Pedal Power

By Coach Nick Morrison

Pedaling efficiency and technique is an important skill to master for all cyclists. It’s key for success at all race distances, and especially over longer and longer distances. Not only that, but offseason/winter/indoor training is a great time to focus on it.

The goal

An efficient pedal stroke is when the cyclist is pushing/pulling on the tangent of the circle that the pedals make at every point. Imagine looking at a bike from the right side like in the diagram. Think of the pedal stroke like a clock. At 12, a cyclist should be pushing forward, at 3 pushing straight down, at 6 pulling back, and at 9 pulling up. Avoid the tendency to just think about pedaling as an up and down motion.

Pedal Stroke


There are a couple of drills that I like to have my athletes work on to improve their pedaling efficiency. Both are easiest to do on an indoor trainer but can also be done riding outside. If you try these outside, just make sure you pay attention to your surroundings and pick a safe path, quiet road, or parking lot to try these out.

The first drill is called spin-ups. Shift down to your easiest gear and lower the resistance on your trainer all the way down. Then spin-up to the highest cadence you can maintain. As you reach your limit, you’ll probably feel your hips start to bounce around on the saddle. We want to try and eliminate that, so really focus on rounding out the bottom of your pedal stroke and pulling back at 6 o’clock. Also think of pedaling forward and backward instead of up and down. As you improve, you should feel your hips settle into place in the saddle and you should also notice that you can hold a higher cadence.

The second drill is called single leg or peg leg. Again, shift down to your lowest gear/easiest resistance. Unclip one foot and rest it against your chain stay (avoid rubbing your heal against the wheel!). Then pedal with just one leg. Focus on keeping a constant pedal stroke speed and applying power all the way around the pedal stroke. When you first try this out, you’ll probably feel a disconnect as you round the top of the pedal stroke and you’ll feel a distinct jerk somewhere between 12 and 3 as you connect back and reapply power. Focus on pulling up and over the top of the pedal stroke so that you can maintain the connection to power and eliminate that jerk. If you’re having trouble, practice first sitting more upright with your hands on the handlebars and as you get the hang of it, challenge yourself by going down into aero position.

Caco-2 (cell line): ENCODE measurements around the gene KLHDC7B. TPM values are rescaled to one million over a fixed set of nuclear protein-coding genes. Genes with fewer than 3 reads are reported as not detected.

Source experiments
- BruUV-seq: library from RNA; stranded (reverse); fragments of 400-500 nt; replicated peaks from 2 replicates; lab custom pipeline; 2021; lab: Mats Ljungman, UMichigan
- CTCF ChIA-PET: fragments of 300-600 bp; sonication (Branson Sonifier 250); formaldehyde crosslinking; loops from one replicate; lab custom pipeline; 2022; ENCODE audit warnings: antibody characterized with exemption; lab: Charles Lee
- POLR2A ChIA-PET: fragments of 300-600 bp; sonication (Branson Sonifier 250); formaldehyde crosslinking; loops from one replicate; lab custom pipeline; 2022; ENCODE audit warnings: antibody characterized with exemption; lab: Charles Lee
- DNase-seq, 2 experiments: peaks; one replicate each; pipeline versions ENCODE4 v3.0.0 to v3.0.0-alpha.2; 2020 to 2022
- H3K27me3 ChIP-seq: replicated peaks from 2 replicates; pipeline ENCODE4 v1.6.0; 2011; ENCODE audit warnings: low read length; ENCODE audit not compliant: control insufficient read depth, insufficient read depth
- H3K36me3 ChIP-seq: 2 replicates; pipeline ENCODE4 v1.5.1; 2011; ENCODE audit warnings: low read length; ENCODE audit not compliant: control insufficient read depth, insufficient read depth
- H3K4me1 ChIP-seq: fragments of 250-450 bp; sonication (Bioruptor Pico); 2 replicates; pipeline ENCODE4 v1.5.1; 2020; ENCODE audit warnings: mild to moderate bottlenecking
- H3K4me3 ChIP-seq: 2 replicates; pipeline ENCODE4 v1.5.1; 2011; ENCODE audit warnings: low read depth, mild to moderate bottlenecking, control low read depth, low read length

Track your progress

As you practice these drills, challenge yourself by recording the highest cadence you can maintain before your hips bounce around in the saddle and time how long you can do the single leg drill without that jerking feeling. You’ll also probably notice with the single leg drill that you have a dominant leg. Try to even those out so that you can get the same score with each leg. Set a benchmark for yourself and try to improve from there!

Cycling Technique for Triathletes

On the spectrum of technique sports to fitness sports, road cycling leans pretty far to the fitness end. A triathlete’s and cyclist’s ability is primarily dependent on their fitness level. Nevertheless, there are a few key technique elements that will make a significant difference in your race day performance. Master these skills and you will become a more efficient rider as well as dramatically reduce your risk of injury.

Pedal in Circles

The single most important thing to learn to do appropriately is to pedal in circles. Sounds easy, right? Your crank arm is a fixed length, your pedal attaches to the end of it, and the pedal is forced to go in a circle. The big question is, “Are you pushing on the tangent of that circle at all times?” Many cyclists – new and experienced – are not and instead they pedal up and down. They slam their foot down like they want to kick through the pavement thinking that they’re generating more power. In reality, they’re wasting energy. You need to teach your body to pedal in circles and round out the bottom of your pedal stroke so that you’re pulling back at the bottom of the stroke.